By now you’ve probably heard the headlines about the dangers of self-driving cars in light of the first fatal crash involving a Tesla vehicle.
That crash took place on July 1, but more incidents involving the autopilot feature of Tesla vehicles have been reported since.
Just one day after the National Highway Traffic Safety Administration started their investigation into the safety of Tesla’s self-driving mode, another non-fatal accident was reported outside of Pittsburgh.
In a recent interview with NPR, Wired magazine report Alex Davies discussed how Tesla’s autopilot feature works and what some of its safety issues are.
According to Davies, Tesla’s autopilot feature functions similarly to the advanced cruise control of other makes and models. Once you exceed 18 mph, drivers can activate the autopilot mode, where the car then uses cameras to read lane lines and sensors to keep appropriate distances from other vehicles.
But the technology does not seem to be working without complication.
According to Tesla, the fatal car crash occurred because the car’s sensor technology was not able to differentiate the bright white of a tractor trailer from the similarly white sky. While that makes sense for why the cameras would miss the oncoming vehicle, it does not explain why the radar could not detect an object.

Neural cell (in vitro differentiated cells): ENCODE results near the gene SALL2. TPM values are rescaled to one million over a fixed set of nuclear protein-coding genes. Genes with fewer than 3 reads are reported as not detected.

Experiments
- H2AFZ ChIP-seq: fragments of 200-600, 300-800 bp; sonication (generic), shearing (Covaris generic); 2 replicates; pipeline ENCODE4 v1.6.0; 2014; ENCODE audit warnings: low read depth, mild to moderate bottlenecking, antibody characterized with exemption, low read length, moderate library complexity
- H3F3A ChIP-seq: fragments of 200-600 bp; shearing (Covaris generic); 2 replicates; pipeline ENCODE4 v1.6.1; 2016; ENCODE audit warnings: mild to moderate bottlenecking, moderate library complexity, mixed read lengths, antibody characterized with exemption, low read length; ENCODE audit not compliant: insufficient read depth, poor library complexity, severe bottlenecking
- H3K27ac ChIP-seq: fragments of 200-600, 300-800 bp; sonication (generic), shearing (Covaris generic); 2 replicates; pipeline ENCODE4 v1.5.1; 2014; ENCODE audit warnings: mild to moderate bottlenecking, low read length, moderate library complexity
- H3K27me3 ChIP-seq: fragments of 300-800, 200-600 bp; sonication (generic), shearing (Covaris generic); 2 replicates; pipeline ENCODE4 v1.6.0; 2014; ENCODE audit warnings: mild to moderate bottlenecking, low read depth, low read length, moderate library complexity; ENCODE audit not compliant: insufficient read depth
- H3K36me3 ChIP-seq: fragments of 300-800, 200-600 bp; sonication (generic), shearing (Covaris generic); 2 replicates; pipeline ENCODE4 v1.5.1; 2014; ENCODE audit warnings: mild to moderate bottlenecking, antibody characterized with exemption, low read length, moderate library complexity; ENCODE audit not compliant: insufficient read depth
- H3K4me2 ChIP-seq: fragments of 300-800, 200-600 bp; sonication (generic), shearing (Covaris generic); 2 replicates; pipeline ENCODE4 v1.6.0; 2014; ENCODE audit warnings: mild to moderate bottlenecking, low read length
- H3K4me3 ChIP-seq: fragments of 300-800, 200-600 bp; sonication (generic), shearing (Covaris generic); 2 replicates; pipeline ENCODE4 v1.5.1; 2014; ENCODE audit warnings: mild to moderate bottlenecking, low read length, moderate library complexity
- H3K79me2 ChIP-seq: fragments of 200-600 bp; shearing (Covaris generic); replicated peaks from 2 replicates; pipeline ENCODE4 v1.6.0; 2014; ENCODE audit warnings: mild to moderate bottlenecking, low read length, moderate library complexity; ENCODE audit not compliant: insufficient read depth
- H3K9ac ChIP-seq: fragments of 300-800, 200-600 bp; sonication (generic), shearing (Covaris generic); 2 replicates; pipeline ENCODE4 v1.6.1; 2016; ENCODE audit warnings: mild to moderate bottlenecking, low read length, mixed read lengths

However, Tesla has been clear that their technology is currently in its beta phase and safety and responsibility fall primarily on the driver.
“When you get a car with autopilot, autopilot is automatically turned off. You have to turn it on and in doing so effectively sign a box that says, hey, I know this is a beta feature,” says Davies. “I know that I, the driver, am ultimately responsible for the behavior of the car. I’m not going to take my eyes off the road. I’m not going to take my hands off the wheel.”
In response to safety questions from Gizmodo, Tesla said:
Anytime there is a significant accident, Tesla receives a crash detection alert. As is our practice with all collisions, we immediately reached out to the customer to make sure he was safe.